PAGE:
Comparing iOS TableView and Android RecyclerView

Comparing iOS TableView and Android RecyclerViewExploring the similarities and differences when creating lists on each platformElyeBlockedUnblockFollowFollowingMay 25When it comes down to it, many of the most popular Apps (e.


Facebook, Instagram, Twitter, Air BnB, etc.

) are simply a list of items.

Hence to create such App, having knowledge of how to create and manage lists on both iOS and Android is crucial.

Many times, a developer is only familiar with one platform (either iOS or Android), without realizing the fundamentals of both are very similar.

In this piece, I’ll be sharing a fundamental comparison of the basic components in each platform, so one can better understand the other side of the world.

TableView and RecyclerViewIn iOS, TableView is the fundamental UIView that shows a list of items and its cell can be recycled for memory efficiency purpose.

It is only used for vertical lists (rows) only though.

For a more complex view (e.


showing horizontal list), a CollectionView is needed.

However, for simplicity, we’ll just stick with TableView.

Below is a simple example of how I create TableView:In the code example below, you could see this code loaded in the viewDidLoad() function of the ViewControllerHere is an example of how a RecyclerView is created in the XML layout file:TableViewCell and ViewHolderIn iOS, to display a unit component as an item of a list we use UITableViewCell.

Below is a very basic UITableViewCell .

xib with only a single Label (similar to TextView in Android).

Then, we create a UITableViewCell class to link up the .

xib label with the code.

class TableCell: UITableViewCell { @IBOutlet var label: UILabel!}In Android, we’ll create the usual XML layout file as the basic item for our ViewHoldernote: the creation of layout is applicable for all views, and not only ViewHolderThen we create the ViewHolder that links to the content of the layout.

class ItemViewHolder(view: View): RecyclerView.

ViewHolder(view) { fun bindView(content: String) { itemView.


text = content }}TableViewDataSource and RecyclerView AdapterThe data of the list is handled through helper classes.

In iOS, this is called a delegate data source class called UITableViewDataSource.

Using the powerful Swift programming language class extension feature, one would just extend it to the containing class (e.


ViewController):And then assign it to the dataSource of the TableView:Note: the below self is the ViewController.


dataSource = selfIn Android, an adapter class (defined under RecyclerView class) is needed.

Instead of extending to the containing class (e.


Activity) like iOS, usually, a new class is created for that purpose.

With this class implemented, one could then easily provide it to the adapter of the RecyclerView as below.


adapter = RecyclerViewAdapter()The Operations of TableViewDataSource and RecyclerView AdapterWhen counting the number of functions, we see the differences.

However, they are very similar in nature if we look closer into it.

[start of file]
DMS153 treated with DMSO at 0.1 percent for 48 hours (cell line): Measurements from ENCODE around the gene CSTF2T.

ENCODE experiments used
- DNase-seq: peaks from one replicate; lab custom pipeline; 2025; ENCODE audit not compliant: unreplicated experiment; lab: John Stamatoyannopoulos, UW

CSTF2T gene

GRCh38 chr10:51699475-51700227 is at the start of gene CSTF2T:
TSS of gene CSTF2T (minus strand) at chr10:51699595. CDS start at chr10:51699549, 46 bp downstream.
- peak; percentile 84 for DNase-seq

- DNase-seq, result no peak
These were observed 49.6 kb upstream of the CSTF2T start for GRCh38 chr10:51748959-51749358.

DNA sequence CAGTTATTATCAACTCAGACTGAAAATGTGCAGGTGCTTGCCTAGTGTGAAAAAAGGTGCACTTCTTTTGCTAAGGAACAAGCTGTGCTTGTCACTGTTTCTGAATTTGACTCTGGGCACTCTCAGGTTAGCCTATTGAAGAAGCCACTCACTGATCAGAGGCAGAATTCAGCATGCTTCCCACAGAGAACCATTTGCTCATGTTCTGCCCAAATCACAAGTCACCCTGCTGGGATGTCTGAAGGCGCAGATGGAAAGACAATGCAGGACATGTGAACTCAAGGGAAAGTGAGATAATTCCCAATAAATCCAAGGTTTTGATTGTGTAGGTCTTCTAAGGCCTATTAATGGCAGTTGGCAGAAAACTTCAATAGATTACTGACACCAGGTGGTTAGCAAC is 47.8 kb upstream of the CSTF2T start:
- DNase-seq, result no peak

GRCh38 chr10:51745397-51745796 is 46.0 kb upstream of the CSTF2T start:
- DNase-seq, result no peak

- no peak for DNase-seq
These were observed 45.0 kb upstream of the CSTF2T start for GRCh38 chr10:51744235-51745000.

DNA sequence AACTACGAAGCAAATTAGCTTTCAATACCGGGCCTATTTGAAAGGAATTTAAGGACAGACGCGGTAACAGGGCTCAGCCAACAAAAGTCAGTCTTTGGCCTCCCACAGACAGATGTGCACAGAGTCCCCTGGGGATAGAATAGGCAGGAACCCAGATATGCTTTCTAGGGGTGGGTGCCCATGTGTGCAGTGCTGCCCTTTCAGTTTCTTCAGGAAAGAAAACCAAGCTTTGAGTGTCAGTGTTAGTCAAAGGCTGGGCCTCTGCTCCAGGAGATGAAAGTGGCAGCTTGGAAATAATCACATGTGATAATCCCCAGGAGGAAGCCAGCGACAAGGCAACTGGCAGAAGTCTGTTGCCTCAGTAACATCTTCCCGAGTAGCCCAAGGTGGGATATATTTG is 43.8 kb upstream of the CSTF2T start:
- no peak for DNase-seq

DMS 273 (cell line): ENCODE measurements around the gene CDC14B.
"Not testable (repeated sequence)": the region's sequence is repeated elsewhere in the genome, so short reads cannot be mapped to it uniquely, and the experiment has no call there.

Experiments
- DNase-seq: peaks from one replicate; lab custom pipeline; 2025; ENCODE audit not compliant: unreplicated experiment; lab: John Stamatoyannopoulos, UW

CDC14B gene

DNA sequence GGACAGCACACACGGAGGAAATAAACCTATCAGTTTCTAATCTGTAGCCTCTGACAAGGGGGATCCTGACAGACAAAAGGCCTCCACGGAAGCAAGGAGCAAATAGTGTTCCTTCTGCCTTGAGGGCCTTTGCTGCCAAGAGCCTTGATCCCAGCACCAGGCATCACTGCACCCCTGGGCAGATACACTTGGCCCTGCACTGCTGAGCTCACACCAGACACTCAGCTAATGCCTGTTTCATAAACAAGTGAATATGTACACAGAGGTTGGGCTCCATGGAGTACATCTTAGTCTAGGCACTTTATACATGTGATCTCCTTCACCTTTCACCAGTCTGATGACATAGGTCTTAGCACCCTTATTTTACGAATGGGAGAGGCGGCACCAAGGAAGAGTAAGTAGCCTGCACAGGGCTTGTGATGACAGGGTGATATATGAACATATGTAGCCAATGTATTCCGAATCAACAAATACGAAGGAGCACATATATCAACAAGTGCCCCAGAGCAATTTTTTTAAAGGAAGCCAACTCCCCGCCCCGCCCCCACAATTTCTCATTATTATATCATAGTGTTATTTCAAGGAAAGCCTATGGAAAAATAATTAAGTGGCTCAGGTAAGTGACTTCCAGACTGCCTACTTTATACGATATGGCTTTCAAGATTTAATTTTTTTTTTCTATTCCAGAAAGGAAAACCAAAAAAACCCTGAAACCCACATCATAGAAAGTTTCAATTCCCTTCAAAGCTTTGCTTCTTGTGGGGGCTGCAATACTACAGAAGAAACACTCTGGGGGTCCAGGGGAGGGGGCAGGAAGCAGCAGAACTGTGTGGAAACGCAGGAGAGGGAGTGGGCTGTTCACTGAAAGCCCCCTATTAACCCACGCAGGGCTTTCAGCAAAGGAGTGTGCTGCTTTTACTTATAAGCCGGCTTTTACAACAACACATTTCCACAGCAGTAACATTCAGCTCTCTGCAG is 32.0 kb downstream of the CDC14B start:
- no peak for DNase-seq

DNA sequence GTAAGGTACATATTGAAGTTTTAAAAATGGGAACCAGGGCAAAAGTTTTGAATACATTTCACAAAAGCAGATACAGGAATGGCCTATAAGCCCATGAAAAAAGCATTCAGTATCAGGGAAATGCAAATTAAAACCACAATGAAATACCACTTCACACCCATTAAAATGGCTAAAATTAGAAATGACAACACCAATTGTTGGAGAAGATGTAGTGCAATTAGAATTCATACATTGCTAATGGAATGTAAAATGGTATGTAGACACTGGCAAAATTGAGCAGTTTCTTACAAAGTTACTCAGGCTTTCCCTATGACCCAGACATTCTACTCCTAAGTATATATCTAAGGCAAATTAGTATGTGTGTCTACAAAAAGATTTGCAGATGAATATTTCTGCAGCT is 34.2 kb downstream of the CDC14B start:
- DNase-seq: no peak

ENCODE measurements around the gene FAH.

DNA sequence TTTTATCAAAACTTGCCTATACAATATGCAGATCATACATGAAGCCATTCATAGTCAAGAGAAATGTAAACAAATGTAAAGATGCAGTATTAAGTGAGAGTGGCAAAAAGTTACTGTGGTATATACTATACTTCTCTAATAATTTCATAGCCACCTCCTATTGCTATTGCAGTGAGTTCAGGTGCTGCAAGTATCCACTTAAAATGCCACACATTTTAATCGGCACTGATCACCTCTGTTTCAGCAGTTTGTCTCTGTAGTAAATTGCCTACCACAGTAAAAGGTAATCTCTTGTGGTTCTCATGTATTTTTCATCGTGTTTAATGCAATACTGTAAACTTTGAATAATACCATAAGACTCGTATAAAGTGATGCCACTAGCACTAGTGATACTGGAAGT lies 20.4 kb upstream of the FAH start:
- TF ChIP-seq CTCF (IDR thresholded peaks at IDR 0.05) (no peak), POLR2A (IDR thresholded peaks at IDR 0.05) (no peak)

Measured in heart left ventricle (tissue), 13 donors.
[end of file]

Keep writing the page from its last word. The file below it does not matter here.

They Both Return the Row CountThis is obvious and is seen by looking at the function:// iOS func tableView(_ tableView: UITableView, numberOfRowsInSection section: Int) -> Int { return 100 }// Android override fun getItemCount(): Int { return 100 }There’s a subtle difference though as in iOS there’s numberOfRowInSection where the TableView could be divided into Section.

However, for simplicity, I’m not touching this point here.

They Both Are Used to Create the Row Item and Populate Its ContentIn iOS, we use a single function to perform this, as seen below:In this function, one could create a new cell each time they want to draw.

However, that will not be very memory efficient.

In order to curb that, the function dequeueReusableCell is used to search for the cell.

This function will return a new cell if it is yet to be created.

If there’s already a cell of the same given ID, i.


"CellID" is available and not being used, then it will return that cell.

That’s nice that it will create the cell.

But how does it know how to create the cell item?.

Well, that is not done in the UITableViewDataSource, but rather in the UITableView through the function register.

let nib = UINib(nibName: “TableCell”, bundle: Bundle.


register(nib, forCellReuseIdentifier: “CellID”)In other words, all cells need to pre-register on how it could be created beforehand.

In Android, this is done through the three functions seen below:First is the getItemViewType function, when given a position of the data one could return the type of the ViewHolder.

If the type of the ViewHolder is not available, then onCreateViewHolder would be called to create the respective cell.

If it is already created and available, then onCreateViewHolder will not be called.

The ViewHolder will be reused.

That’s why this is called RecyclerView.

Lastly, the onBindViewHolder is just used to update the content of the view through the function of the given ViewHolder.

Simplified IllustrationFrom the above, we can see the matching approach on both platforms, though the implementation is different.

To make it more visible, here is a simplified illustration of it:I hope this provides some basic understanding of both worlds.

All code is available at:elye/demo_android_ios_recyclerview_tableviewDemo showing both Android RecyclerView and iOS TableView — elye/demo_android_ios_recyclerview_tableviewgithub.

comI hope this post is helpful to you.

Thanks for reading!.

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